The power supply is placed at a central nodal point in the system. There is more than just current flowing. A power supply records a significant amount of real-time information that is of particular interest to the operating firm as well as the system manufacturer.
This data can help increase system availability and reduce maintenance and operating costs. This means the power supply has the potential – in parallel with its function as a converter – to also act as a sensor and therefore make a significant contribution to the Industrial Internet of Things (IIoT).
sees PULS bringing to market the first 3-phase DIN rail power supply (24V / 40A) that makes this system data available to users via an I/O port.
Trusted power supply technology with new IO-Link feature
Learn more about the QT40.241-B2 in our product brochure.
Award-winning IO-Link device – even before market launch
The Manufacturing Leadership Council of consulting firm Frost & Sullivan looks for innovations that contribute to digitalisation in the production industry.
With that in mind, PULS submitted the QT40.241-B2 to the panel in the first quarter of 2018. The panel members conducted intensive tests to examine the added value that the power supply offers production companies and were impressed by the user-oriented strategy of PULS.
The acyclical parameters include static and dynamic device information as well as input and output parameters that can be queried via the master at any time.
Device information (static)
Hardware and firmware inspection status
Device information (dynamic)
Remaining lifetime in years
Temperature of the air flow
Load level in %
Cyclical parameters | PUSH
The output current is included in the cyclical process data and is communicated to the IO-Link master by the QT40.241-B2 every 2ms.
Output current (every 2ms)
Events | PUSH
Events can be warnings or error messages, such as an input voltage that is too low or too high, an overload or excessively high temperatures.
Temperature too high
Input voltage too high
Input voltage too low
Power supply failure
Remote functions | WRITE
The user can set the output voltage of the QT40.241-B2 via the configuration software and switch the device on and off remotely.
Switch on power supply
Switch off power supply
Setting the output voltage
Advantages of IO-Link as a communication protocol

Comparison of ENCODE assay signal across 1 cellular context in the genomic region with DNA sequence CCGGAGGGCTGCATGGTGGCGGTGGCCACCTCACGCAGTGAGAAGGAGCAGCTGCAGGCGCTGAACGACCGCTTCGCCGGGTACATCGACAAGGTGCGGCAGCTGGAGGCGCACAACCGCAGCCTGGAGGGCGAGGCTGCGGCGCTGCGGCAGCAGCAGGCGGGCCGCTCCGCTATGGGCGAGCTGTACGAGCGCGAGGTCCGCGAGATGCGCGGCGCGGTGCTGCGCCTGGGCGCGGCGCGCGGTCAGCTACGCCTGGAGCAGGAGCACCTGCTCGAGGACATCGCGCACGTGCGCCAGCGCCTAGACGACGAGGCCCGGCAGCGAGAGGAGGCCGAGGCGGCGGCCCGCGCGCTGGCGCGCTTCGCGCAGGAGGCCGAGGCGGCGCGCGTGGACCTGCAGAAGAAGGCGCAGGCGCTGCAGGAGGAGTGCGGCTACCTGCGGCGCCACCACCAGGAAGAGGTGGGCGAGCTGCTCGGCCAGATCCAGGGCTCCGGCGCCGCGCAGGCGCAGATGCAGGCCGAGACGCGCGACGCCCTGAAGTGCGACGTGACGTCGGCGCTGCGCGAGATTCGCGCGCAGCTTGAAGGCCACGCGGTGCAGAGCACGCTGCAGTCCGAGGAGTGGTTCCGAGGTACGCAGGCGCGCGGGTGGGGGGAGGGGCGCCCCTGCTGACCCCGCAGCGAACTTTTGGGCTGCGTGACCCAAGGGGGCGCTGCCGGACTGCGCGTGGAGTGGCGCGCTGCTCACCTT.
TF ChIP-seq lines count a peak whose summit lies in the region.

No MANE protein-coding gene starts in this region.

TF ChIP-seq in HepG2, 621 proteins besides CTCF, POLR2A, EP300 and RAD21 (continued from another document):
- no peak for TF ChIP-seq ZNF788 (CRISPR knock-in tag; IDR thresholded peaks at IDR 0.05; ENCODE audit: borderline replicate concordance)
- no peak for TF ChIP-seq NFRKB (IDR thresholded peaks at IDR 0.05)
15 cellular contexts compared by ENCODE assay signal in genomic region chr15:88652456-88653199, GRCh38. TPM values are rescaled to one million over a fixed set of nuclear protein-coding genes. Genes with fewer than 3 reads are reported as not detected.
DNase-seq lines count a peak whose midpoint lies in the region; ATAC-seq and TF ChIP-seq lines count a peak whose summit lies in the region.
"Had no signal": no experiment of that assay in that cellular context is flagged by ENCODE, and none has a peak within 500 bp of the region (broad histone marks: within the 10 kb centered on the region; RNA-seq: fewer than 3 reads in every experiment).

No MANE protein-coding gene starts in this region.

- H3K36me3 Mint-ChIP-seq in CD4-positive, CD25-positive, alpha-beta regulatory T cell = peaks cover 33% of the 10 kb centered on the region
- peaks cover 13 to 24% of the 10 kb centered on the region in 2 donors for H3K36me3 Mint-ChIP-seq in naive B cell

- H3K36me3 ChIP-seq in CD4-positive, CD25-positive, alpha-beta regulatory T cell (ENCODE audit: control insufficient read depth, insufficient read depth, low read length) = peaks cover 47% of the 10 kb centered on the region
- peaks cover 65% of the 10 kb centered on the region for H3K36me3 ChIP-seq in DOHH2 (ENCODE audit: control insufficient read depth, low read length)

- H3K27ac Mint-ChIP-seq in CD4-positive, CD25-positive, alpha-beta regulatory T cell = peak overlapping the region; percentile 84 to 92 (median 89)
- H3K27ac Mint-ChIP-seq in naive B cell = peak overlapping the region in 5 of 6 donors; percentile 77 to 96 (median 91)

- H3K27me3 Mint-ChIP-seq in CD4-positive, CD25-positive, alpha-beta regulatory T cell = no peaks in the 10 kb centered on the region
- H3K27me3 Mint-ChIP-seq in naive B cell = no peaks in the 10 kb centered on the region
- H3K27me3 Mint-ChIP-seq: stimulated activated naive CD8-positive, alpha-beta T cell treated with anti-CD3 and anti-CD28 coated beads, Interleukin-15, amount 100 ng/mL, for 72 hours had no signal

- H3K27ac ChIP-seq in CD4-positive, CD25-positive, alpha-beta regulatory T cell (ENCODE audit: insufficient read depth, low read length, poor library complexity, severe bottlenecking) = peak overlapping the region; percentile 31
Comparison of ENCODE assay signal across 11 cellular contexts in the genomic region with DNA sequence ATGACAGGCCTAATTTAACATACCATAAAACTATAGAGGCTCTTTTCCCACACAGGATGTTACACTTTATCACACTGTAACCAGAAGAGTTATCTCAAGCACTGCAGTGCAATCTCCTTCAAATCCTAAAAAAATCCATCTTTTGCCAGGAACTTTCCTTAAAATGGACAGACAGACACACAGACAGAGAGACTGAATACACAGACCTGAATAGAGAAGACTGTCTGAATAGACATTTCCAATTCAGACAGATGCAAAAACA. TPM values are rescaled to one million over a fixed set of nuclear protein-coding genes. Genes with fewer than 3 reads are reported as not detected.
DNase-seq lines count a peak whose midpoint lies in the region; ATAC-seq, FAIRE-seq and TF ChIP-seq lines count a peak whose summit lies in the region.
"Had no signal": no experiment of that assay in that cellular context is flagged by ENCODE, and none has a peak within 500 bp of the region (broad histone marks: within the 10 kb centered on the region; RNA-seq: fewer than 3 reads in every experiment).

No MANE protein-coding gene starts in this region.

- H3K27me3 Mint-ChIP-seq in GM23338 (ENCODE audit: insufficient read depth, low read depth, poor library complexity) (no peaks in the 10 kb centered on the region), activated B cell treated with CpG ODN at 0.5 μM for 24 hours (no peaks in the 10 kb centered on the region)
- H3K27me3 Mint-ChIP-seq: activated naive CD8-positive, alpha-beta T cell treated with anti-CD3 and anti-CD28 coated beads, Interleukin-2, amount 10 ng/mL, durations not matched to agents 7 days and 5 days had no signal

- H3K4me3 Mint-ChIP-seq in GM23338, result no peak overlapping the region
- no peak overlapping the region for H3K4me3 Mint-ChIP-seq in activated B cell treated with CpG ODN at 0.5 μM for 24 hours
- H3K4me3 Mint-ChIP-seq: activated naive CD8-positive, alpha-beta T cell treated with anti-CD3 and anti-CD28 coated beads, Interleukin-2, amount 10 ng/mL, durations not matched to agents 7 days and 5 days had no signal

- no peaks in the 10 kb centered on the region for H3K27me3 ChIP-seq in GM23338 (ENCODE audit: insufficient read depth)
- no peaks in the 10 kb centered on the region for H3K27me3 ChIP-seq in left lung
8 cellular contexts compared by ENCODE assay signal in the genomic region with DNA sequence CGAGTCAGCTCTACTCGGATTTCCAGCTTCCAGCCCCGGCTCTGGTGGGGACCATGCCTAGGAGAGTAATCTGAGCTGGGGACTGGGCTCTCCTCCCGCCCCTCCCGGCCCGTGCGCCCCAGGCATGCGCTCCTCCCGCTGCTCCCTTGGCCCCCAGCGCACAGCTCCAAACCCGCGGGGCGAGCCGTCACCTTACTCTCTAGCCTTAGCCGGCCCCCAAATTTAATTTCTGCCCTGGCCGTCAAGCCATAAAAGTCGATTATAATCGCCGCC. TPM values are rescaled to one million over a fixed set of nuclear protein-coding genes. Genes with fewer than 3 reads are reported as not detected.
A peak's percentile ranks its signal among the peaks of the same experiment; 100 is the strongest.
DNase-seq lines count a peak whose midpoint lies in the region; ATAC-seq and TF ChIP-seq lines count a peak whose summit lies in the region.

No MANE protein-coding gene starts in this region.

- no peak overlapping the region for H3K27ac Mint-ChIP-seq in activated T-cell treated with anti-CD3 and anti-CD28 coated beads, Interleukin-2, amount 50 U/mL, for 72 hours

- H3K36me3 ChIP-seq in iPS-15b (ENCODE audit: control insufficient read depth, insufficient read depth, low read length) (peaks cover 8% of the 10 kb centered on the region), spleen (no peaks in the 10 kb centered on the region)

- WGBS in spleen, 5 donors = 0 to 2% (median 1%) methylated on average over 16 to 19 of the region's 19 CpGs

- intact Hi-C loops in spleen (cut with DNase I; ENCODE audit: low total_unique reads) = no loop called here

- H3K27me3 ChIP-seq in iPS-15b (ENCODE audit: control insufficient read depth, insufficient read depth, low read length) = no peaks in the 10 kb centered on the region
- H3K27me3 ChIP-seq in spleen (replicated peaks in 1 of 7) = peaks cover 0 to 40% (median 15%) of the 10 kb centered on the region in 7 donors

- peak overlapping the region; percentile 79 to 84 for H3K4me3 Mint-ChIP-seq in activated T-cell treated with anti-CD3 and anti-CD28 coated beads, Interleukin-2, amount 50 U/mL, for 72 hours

The component requirements for an IO-Link port in the power supply are relatively low when compared to more complex communication protocols. This offers several advantages: thanks to the low number of additional components, the MTBF value (Mean Time Between Failures) of the QT40.241-B2 remains constantly high. The MTBF stands at 678,000 hours and is indicative of the reliability and thus the fault tolerance of the device.
IO-Link was designed as a user-friendly plug-and-play solution. Installation and operation are easily and cost-effectively implemented. The port can be cabled using standard, unshielded IO cables. In addition, compatibility with all standard fieldbus and automation systems is provided, ensuring flexible usage options.
IO-Link is very robust and also offers a high level of safety. Industrial power supplies are often exposed to the harsh environments of the lower automation level and also need to be protected against external manipulation. Data transmission via IO-Link has been field-tested for these applications.
Integration of the QT40 into an existing IO-Link system
IO-Link was designed to retrieve the signals of the sensors and actuators (IO-Link devices) from the field level. Via an IO-Link master, these are fed into the respective fieldbus system and transmitted to the automation system.
The combination of fieldbus and IO-Link thus enables continuous communication across all levels. IO-Link is an open standard that is compatible with all common fieldbus and automation systems. This allows flexible use.
The integration of theQT40.241-B2
into an existing IO-Link system requires only a connection to the IO-Link master. For this purpose, standardized, unshielded IO cables are used. The installation and operation are thus uncomplicated and can be implemented cost-effectively.
Your benefits at a glance
Save time and costs
Demand-oriented, preventative maintenance
Automated parameterisation when replacing units
Improved system capacity utilisation
Improve customer service
Rapid analysis and troubleshooting in the event of a fault
Quality analysis of the power grid
Facilitate machine learning
Automatic detection of wear via digital load profiles
Avoid big data problems (incompatibility, inconsistency, etc.) with current as the data source